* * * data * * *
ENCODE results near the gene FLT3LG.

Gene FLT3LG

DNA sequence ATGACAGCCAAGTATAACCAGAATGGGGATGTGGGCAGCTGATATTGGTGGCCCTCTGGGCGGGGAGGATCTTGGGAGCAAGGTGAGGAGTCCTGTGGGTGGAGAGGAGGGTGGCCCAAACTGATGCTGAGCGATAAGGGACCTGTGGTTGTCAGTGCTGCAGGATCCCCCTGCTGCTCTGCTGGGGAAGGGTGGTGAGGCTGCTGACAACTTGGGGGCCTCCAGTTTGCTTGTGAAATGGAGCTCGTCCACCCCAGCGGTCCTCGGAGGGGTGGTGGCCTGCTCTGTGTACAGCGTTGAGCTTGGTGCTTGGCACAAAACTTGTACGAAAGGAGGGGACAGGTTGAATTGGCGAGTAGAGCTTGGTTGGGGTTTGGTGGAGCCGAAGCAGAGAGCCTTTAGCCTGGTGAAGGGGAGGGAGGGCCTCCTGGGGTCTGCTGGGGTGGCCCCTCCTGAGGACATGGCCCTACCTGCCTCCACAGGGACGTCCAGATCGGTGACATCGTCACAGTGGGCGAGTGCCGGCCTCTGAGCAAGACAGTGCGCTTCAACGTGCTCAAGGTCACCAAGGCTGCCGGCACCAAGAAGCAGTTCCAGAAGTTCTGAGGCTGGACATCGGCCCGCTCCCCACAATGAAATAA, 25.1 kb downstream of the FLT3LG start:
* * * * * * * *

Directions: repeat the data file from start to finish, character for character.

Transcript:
ENCODE results near the gene FLT3LG.

Gene FLT3LG

DNA sequence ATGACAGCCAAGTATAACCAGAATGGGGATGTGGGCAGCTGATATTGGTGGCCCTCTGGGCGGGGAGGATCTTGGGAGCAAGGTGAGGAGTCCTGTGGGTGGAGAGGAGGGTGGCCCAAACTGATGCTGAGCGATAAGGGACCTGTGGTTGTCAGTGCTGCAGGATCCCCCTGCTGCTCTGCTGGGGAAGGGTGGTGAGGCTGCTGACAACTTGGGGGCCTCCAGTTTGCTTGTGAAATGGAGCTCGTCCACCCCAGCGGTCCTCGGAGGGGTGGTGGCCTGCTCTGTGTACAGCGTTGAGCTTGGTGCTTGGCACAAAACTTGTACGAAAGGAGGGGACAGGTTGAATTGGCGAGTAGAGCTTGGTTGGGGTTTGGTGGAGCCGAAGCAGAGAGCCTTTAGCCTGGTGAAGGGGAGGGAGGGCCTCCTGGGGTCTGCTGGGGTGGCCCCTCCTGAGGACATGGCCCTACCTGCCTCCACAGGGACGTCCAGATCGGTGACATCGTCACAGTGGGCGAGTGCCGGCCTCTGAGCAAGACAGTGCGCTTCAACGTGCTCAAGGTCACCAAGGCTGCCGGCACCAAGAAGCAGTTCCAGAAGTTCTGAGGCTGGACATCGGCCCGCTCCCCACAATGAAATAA, 25.1 kb downstream of the FLT3LG start: